Luciano Burin catches up with Junior Faria, a pro surfer breaking the Brazilian mould, whose atmospheric photographs capture the happiness and freedom of surfing.

Cyrus Sutton made an impression on the international film circuit with his 2003 breakthrough movie 'Riding Waves'. Now the EMMY award-winning documentary maker has turned his attention to the divergent surf scenes of Australia's Gold Coast and Byron Bay. Words: Tommy Leitch Photos: Courtesy of Cyrus Sutton

During December 1970 and January 1971, my father, my brother Duncan and I designed the first Bonzer. It was the beginning of an amazing journey. Words: Malcolm Campbell. Photos: Miguel Barreira

Richard James and his brother Andrew recently finished shooting their first film, a surf trip of 30,000 kilometres along the west cost of Africa. Words and photos: Richard James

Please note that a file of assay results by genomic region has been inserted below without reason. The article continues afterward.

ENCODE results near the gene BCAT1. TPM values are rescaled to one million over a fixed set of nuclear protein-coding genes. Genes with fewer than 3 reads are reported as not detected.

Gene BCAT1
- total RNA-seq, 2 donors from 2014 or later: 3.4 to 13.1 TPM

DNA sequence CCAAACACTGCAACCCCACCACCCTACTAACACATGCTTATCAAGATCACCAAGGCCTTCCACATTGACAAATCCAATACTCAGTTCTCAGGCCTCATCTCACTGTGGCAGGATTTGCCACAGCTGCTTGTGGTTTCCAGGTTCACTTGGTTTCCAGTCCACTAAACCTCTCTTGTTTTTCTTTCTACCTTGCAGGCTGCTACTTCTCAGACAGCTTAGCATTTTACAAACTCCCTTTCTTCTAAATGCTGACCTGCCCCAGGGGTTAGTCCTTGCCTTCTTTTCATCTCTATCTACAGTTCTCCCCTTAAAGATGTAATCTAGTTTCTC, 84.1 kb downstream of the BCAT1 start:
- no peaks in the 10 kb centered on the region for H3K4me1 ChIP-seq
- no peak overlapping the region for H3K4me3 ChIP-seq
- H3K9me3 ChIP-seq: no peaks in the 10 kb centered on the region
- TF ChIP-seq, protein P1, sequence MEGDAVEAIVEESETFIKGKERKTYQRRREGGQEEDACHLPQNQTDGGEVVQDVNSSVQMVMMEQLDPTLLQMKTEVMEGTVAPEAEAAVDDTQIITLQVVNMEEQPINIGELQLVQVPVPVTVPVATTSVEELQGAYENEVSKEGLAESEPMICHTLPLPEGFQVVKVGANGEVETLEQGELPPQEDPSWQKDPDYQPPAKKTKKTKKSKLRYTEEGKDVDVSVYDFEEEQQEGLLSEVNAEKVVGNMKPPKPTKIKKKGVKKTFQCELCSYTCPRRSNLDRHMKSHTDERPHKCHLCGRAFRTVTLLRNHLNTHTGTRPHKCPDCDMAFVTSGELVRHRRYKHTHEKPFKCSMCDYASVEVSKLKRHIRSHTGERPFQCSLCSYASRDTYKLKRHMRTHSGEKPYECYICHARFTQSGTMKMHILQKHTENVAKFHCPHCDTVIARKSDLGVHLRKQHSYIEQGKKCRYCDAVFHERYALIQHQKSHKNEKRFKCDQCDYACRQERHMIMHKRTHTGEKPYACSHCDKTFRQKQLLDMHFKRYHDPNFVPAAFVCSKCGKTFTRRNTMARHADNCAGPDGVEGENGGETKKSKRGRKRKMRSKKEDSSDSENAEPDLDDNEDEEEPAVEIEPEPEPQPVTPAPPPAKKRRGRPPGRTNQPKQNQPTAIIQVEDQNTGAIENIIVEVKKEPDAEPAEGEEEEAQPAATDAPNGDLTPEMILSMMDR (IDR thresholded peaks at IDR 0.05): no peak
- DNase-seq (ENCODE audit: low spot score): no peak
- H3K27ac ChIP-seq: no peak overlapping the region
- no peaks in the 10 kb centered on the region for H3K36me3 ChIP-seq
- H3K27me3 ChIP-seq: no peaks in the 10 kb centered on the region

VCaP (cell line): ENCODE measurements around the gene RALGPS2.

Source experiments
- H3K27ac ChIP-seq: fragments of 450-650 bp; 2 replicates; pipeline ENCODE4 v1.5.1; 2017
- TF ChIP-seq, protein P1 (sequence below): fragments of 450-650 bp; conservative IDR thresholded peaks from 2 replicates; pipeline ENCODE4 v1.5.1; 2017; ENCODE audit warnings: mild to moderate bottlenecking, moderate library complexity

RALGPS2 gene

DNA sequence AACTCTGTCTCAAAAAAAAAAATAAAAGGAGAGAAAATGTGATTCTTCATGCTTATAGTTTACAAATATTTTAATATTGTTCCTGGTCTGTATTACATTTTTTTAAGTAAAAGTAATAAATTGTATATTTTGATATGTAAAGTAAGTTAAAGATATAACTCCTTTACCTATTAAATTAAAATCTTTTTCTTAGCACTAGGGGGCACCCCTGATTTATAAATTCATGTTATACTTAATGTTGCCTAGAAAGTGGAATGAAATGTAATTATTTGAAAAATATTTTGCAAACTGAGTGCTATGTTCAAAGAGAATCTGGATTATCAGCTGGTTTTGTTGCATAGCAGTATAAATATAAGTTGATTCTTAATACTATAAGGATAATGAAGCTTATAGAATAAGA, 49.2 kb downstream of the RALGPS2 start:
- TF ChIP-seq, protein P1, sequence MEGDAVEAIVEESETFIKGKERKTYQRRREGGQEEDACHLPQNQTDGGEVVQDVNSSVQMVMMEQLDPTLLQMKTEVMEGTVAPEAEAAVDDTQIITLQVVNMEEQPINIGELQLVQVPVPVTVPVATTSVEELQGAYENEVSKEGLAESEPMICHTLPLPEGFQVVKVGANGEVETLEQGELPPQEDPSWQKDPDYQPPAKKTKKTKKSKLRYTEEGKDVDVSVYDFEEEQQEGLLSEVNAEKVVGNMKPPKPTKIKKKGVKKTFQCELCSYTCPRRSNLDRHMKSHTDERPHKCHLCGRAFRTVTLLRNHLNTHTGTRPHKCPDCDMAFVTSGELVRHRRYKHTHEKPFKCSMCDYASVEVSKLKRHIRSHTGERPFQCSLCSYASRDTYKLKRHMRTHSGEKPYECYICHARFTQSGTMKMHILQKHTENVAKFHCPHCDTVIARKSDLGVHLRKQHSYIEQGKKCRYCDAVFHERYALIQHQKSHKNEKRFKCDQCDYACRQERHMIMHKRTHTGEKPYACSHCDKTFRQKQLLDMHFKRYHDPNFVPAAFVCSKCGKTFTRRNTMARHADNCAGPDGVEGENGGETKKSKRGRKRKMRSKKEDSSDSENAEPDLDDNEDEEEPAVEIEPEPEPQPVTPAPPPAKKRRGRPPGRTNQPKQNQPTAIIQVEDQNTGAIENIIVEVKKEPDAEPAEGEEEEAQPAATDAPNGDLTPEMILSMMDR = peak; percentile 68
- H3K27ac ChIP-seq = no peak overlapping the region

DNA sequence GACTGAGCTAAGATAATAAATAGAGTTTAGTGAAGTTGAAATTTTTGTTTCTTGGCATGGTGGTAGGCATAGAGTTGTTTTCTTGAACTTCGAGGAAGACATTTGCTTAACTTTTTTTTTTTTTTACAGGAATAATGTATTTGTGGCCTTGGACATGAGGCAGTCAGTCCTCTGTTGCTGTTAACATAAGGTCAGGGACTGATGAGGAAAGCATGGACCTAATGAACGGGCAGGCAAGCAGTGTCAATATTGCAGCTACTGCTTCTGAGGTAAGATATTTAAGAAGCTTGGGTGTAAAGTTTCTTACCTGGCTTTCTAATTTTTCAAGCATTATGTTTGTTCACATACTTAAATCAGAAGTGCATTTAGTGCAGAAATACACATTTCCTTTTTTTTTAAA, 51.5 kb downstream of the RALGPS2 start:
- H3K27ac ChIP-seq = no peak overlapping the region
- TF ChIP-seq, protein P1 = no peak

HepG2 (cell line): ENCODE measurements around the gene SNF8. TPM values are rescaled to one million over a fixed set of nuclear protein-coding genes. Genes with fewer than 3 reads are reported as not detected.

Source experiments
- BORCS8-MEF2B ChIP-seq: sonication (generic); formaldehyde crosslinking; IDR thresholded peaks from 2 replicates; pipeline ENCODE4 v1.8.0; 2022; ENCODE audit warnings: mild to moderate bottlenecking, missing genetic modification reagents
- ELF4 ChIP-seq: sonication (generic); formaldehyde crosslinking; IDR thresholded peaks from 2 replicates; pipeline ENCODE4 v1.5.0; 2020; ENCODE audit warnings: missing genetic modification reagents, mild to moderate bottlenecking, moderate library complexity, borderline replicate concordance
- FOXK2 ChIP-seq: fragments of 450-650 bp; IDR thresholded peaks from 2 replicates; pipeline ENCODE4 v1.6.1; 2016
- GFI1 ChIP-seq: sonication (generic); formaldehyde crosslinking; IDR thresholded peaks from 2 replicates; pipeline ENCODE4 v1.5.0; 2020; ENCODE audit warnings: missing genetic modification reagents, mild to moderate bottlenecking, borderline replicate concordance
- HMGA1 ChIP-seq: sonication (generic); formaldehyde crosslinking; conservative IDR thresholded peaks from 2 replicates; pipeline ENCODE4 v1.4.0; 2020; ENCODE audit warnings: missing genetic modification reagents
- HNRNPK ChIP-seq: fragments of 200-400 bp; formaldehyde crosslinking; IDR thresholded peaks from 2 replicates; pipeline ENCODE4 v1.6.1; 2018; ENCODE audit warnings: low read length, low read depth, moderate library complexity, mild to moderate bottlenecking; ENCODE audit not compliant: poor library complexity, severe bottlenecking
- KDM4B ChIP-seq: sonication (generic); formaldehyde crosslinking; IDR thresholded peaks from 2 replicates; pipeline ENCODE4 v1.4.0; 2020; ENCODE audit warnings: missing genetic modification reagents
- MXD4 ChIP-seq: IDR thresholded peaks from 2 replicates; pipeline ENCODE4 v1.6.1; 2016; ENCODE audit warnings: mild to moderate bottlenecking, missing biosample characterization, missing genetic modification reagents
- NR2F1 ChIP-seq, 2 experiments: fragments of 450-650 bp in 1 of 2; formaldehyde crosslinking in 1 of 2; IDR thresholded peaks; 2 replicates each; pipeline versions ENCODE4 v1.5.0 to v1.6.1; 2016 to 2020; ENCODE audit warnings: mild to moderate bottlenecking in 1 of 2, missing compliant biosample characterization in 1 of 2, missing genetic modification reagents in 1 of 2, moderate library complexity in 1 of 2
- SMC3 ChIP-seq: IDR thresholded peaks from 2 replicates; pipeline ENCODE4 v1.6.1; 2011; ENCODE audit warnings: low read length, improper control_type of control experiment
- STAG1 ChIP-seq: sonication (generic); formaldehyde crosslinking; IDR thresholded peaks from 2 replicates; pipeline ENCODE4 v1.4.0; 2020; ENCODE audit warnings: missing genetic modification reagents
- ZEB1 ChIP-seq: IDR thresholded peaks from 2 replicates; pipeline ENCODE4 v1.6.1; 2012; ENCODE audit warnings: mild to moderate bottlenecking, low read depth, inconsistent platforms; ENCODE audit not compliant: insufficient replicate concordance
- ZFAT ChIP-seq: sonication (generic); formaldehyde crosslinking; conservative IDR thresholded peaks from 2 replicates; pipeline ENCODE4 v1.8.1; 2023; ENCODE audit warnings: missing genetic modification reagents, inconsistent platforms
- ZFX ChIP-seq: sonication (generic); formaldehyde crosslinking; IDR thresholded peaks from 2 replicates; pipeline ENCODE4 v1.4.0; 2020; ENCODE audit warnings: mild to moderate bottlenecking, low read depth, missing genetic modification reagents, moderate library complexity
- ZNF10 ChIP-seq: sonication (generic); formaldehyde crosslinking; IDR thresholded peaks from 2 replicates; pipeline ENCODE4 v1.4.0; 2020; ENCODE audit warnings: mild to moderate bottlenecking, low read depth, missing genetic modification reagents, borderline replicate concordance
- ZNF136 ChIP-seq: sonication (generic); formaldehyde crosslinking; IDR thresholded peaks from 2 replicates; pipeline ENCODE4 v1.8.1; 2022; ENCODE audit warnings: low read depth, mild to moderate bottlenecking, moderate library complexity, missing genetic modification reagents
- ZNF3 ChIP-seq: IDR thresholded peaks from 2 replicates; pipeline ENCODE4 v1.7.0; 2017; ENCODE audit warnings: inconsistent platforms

The Cotty interview


November 04, 2010 | Words By: Chris S

Andrew Cotton talks to Chris Stevens about life out of the water while recovering from a recent knee operation. Photos: Ben Selway


Andrew Cotton is one of Britain’s free surfers. Over the last few years he’s been at the forefront of the tow-in surf revolution – whipping himself into mutant slabs over at Aileens in Ireland with partner Al Mennie. His antics were featured in the indie movie ‘Driven’, and have resulted in an invitation to the Interternational big wave championships.

Cotty at Aileens, Ireland. Photograph by Pete Fleming